Several years ago, WKBG officials formed a long-range planning committee

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Save seeds now for next spring’s garden

michael jhon

I have to hide them, the rapidly filling bowls. Stash them downstairs. My wife thinks multiple dishes of drying seed are impossibly untidy, though to be fair she isn’t that sure about bookshelves.

But it is the best gardening thing, honestly, to grow from seed you’ve saved yourself: more intimate, more magical, with more of a relationship.

We were lucky. At the start of our allotment journey, we met some seed obsessives, travelling and swapping varieties from off the beaten track. We learned early on the magic of growing more unusual seed.

Currently covering our downstairs shelves: assorted dishes of tear peas in pods, coriander, tagetes, nasturtiums, calendula and sunflowers. So far so predictable. Also honesty from a bloom I’d noticed on the walk to the plot and last week saw had seeded. Assorted beans will be next (including ‘Bacau’), orache and amaranth – though they liberally self-seed everywhere –

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RSF Garden Club reopens Resale Shop with new name, expanded men’s section and new pricing model

michael jhon

Rancho Santa Fe Garden Club has reopened its resale shop, Bloom Again, adding more than 500 square feet of retail space, making room for more donations, including men’s clothing and furniture, according to a news release.

“We took the time away to look at the shop with fresh eyes on how to better serve the community,” said RSF Garden Club Director and Store Manager Thora Guthrie, adding, “In the few weeks we have been open, the response from our regular shoppers and from those that just discovered us has been phenomenally positive.”

Sign

A new pricing structure is incredibly approachable: Any item without a tag is $5 and a new $1 rack is packed with gems. For the guys, a distinctive department is dedicated to menswear and sporting goods like elite golf clubs and golf balls (6 for $1). Expect business attire alongside athletic wear featuring some of top brands such

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Dirty Fingernails: Garden scissors and string trimmer best tools for weed control | Local News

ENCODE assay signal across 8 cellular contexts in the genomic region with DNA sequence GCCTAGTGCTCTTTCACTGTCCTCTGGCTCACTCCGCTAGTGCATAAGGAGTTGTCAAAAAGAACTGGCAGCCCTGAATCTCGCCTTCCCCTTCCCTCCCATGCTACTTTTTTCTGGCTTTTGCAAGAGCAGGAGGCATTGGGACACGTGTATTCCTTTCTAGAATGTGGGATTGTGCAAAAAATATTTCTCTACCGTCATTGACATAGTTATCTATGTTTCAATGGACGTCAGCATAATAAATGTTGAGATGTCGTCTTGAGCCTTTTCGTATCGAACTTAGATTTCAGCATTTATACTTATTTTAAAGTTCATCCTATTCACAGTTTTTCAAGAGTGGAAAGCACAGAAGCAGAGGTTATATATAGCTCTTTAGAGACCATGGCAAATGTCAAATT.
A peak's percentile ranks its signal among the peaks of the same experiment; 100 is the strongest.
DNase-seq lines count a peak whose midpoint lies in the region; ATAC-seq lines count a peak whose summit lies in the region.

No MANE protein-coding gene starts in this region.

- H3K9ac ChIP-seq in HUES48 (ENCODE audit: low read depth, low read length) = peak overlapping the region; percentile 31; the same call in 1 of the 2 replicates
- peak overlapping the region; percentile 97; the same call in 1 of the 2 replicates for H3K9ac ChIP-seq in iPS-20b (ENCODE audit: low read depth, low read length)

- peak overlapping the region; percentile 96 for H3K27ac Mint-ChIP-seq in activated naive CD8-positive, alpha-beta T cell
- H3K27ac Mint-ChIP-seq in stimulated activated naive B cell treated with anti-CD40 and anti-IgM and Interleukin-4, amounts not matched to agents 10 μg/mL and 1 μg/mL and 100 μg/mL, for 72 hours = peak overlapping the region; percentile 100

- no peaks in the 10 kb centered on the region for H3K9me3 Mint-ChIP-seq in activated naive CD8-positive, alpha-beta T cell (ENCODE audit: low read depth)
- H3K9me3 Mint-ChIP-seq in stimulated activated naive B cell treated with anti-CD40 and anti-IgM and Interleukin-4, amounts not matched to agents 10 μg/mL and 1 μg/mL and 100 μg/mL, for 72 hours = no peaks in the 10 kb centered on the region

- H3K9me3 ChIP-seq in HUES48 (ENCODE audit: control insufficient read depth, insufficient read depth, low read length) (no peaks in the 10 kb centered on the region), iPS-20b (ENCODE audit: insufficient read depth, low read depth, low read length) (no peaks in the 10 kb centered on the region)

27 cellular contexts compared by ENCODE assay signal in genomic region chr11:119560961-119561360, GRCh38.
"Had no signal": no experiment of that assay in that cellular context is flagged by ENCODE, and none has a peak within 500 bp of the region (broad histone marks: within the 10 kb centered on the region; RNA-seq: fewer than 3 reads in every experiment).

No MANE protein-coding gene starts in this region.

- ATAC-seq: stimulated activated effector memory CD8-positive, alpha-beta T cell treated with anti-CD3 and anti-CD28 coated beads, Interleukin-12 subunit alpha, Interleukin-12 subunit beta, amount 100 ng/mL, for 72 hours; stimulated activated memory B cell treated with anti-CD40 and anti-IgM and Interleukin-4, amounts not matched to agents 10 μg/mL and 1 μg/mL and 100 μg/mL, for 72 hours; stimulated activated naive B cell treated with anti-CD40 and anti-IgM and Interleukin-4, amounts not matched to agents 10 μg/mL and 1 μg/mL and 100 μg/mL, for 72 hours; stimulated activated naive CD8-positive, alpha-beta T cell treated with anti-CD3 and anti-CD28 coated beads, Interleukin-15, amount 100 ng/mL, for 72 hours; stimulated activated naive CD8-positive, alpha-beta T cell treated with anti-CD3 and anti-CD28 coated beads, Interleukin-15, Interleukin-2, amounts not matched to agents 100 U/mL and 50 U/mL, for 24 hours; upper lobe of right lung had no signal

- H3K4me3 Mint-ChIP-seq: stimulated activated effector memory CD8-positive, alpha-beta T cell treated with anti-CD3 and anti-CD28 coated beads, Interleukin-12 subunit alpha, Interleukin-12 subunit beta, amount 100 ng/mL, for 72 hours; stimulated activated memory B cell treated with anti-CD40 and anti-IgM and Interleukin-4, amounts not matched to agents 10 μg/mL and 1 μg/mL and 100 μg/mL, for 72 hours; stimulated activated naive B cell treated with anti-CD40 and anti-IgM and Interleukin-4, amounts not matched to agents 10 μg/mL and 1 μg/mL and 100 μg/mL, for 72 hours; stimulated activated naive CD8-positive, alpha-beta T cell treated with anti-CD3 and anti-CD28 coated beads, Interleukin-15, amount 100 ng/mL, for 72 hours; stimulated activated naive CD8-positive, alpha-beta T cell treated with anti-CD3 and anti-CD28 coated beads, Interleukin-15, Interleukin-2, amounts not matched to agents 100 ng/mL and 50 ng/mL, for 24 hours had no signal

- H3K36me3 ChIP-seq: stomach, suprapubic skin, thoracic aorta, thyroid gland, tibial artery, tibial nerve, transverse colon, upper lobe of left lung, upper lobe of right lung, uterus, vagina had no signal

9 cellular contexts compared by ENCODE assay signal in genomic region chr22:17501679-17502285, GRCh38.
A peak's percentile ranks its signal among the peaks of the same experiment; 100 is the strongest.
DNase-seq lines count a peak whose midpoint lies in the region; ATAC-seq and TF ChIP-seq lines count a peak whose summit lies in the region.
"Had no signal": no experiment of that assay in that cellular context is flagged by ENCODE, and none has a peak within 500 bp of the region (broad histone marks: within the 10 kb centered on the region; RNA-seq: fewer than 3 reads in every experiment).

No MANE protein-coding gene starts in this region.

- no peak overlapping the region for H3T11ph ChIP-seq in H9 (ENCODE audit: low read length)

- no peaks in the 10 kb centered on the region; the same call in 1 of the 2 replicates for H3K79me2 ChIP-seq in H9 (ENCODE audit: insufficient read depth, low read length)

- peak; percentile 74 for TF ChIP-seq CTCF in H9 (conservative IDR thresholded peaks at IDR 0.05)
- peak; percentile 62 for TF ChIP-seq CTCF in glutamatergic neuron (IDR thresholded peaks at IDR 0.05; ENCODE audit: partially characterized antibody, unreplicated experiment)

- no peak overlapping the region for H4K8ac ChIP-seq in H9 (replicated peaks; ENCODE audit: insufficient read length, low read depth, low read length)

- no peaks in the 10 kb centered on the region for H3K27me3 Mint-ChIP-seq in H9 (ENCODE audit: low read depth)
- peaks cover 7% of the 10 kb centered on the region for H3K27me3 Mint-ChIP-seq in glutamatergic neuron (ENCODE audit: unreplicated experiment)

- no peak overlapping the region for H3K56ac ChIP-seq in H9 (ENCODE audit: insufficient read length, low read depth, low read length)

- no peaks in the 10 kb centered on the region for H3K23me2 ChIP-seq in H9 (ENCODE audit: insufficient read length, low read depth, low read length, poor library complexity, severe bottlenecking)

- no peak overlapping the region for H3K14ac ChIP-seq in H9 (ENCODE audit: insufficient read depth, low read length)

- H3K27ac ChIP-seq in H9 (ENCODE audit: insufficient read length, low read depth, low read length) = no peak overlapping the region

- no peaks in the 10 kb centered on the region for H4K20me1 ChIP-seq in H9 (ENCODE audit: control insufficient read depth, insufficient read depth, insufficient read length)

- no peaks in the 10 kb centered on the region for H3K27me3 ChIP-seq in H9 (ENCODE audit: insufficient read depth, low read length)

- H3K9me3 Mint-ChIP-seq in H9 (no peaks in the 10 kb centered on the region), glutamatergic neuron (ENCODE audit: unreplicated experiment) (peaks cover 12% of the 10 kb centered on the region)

michael jhon

When you look at that list, you will be able to see what applies to your garden corner. Change the nutrition, compaction, drainage, or shade, and your garden plants soon will outgrow the moss.

Meanwhile, you need not worry about getting rid of moss. It does not harm other plants, does not even compete with them. Moss simply sits there on the soil surface, filling in a blank.

Q: How thorough a job should I be doing at pulling the roots of weeds?

A: I would not bother with weed roots at all. Save time and energy by cutting the weeds at ground level. Leave the roots to decay in the ground; they will add organic matter to the soil.

The last weed will never disappear from garden or lawn. Weeds are the adventurers, the pioneers, the buccaneers of the plant world. The gardener’s job is to hold weeds to

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Historic charm, modern comfort make for golden combo on Prince Edward Street for $1,385,000 | Home & Garden

michael jhon

“For downtown living, to have sunny and shady spots, plenty of room for recreation and some nice sitting areas … that is pretty unique,” she said. “Plus, I’ve planted hundreds of bulbs through the years, so you’ll have something blooming all four seasons. It’s very pretty.”

Perhaps the Castles’ favorite upgrade has been the home’s attic. They have morphed the third-floor space into a contemporary, bright and insulated haven, perfect for kids’ slumber parties or, on the flip side, a quiet area for guests.

Also upstairs are the home’s four bedrooms, three of which have their own bathrooms.

Whereas the attic certainly emits modern vibes, the bulk of the home retains its historic allure. Among the features you’ll notice throughout are its original blown-glass windows, towering arches, original hardware on doors, real plaster walls, resurfaced hardwood floors and pocket doors.

Upon arrival to its front patio, you’ll notice the ornate

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All the right angles in garden room that opens up a new view

michael jhon

Since the outbreak of Covid-19 the idea of rooms has become more important that one big open-plan living space. One Swords couple, both keen horticulturists, wanted more space but something that wasn’t the typical big-box extension tacked onto the back wall of the house.

Shane Cotter of Architectural Farm came up with a garden room idea, that is part-orangery, part-potting shed and that immerses them in the outdoors, where they can enjoy their outside space 365 days a year, whatever the weather.

Its is unusual in that it has a zig-zag shape that was designed to frame views of the greenery, which included two trees that were to fill those frames, he explains. It was also distracted from an existing, funny-shaped internal wall, the result of an earlier garage conversion.

The owners felt a large extension, across the back of the house, would plunge their dining room into darkness. The